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Book Reviews

The Cyberspace Lexicon: An Illustrated Dictionary of Terms from Multimedia to Virtual Reality

by Bob Cotton and Richard Oliver

Mind Grenades: Manifestos from the Future

by John Plunkett, Louis Rossetto, eds.

Forward Through the Rearview Mirror: Reflections on and by Marshall Mcluhan

by Paul Benedetti and Nancy DeHart, eds.

BOOK DESIGN TODAY is driven by magazine design. Magazines, with their quick cycles and relatively low production costs, are highly responsive to design trends and consumer caprice. And they’re ephemeral – you can correct your mistakes in the next issue.
Magazine design, meanwhile, is driven by multimedia design (especially web page design) because we’re all working on the same desktop, often with the same tools. You can almost feel the frustration of magazine designers with the stasis of the page: text that doesn’t hyperlink, and images that can’t move, dissolve, spin, or make noise like they can on a computer screen. So, magazines like Raygun, Wired, and Shift try to achieve kinesis with optical effects. These effects are possible with the current generation of imaging software and radical new typography. Whether this is leading us to better books is open for debate; perhaps not better, but different, and certainly transitional.
Transitional because we now have genuinely revolutionary production tools for reworking a five-millennia-old medium. The book was pretty much perfected as a user interface and an information delivery system by the 17th century, and nobody is going to improve upon the fonts of Claude Garamond. So what we’re really waiting for with new technology is a genuinely new medium, one combining high resolution with colour fidelity, the ease of the printed page with the protean flexibility of the pixelated screen. This would, of course, include sound and, who knows, maybe neuro-stimulators to add other sensory input to the mix. But don’t hold your breath.
While we wait for the new Gutenberg, transitional books that use new technologies to strain the capacities of print may be laying the groundwork. Three recent offerings, Mind Grenades: Manifestos from the Future; Forward Through the Rearview Mirror: Reflections On and By Marshall McLuhan; and The Cyberspace Lexicon, might be thought of as the last word in illuminated manuscripts.
I can’t help but read Wired magazine; I’ve been socially programmed to read it. But it still gets under my skin that Wired plays at being the magazine of screenagers and nihilist boy hackers when from Day One it’s been a boomer project to the core. And if there is a defining characteristic of boomers, especially the particularly virulent California variety, it is their peculiar belief that they invented everything, discovered everything, and do everything of any value. This manifests itself in the media as the view that the contents of their demographic navels are unbelievably fascinating to the rest of us, which is about the only way to situate the vapid, solipsistic, and just plain silly content of Wired’s new book, Mind Grenades: Manifestos from the Future.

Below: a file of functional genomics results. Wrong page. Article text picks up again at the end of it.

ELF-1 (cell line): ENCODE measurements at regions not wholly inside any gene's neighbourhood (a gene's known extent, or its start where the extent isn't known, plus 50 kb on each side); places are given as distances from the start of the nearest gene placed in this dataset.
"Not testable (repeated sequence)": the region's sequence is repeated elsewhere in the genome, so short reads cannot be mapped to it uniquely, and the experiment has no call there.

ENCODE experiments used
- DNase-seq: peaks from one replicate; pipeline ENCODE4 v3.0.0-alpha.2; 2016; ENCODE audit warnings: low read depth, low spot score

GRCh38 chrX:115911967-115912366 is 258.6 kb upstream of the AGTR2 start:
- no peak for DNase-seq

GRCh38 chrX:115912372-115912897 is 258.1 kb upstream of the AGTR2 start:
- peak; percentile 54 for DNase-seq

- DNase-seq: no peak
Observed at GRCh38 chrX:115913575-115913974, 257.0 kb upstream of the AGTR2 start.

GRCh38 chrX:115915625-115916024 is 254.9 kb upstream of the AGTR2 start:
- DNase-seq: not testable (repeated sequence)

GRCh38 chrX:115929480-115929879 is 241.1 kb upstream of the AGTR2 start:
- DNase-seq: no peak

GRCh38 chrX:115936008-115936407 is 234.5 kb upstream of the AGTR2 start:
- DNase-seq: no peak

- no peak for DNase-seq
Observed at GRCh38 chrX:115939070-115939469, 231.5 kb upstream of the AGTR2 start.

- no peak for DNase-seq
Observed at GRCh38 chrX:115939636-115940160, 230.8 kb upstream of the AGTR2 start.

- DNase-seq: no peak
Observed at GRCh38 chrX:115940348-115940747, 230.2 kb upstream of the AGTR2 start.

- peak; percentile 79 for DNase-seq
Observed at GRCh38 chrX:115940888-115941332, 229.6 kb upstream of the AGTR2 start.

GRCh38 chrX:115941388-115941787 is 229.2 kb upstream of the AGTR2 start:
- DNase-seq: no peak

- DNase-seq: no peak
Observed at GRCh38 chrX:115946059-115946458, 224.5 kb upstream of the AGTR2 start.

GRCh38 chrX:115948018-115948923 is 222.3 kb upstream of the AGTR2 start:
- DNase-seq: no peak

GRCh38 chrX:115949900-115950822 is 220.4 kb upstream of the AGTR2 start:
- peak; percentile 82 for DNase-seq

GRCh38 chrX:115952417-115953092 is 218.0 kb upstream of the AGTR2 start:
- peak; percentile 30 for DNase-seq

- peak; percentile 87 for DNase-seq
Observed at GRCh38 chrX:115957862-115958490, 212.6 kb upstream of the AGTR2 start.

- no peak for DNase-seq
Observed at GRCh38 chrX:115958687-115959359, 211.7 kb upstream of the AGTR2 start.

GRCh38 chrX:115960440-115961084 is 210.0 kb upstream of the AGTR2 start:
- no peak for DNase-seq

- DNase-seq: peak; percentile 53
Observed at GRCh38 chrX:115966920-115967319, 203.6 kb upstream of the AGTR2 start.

The “manifestos” are a selection of the Intro Quotes™ that open each issue of the magazine. Intro Quotes, explains editor Louis Rossetto, are picked by “looking at all the stories going into an issue and trying to find the one quote that feels like … something that could be carved into the side of a public building.” Unfortunately, ideas like, “The only stability is in accepting uncertainty. Organizations have to be systematically open to heresy,” snap under their own gravitas, no matter how cool the layout. Often the sages quoted sound like they’ve just spent too much time in the cyber-cocoon. Anyone who can take seriously the statement, “The Net, the very network itself, you see, is merely a means to an end … the end is to reverse-engineer government, to hack politics down to its component parts and fix it,” simply can no longer distinguish between virtual reality and political reality.
Or how about this: “Today, people who retire are supported via wealth that is ultimately created by industry. As industry becomes more efficient, there will be more wealth, allowing people to retire earlier. When industry is totally automated and hyper-efficient, it will create so much wealth that retirement will begin at birth.” Yep, the trajectory of history since the Industrial Revolution sure supports that thesis. What we have here is a rare case of content actually undermining form.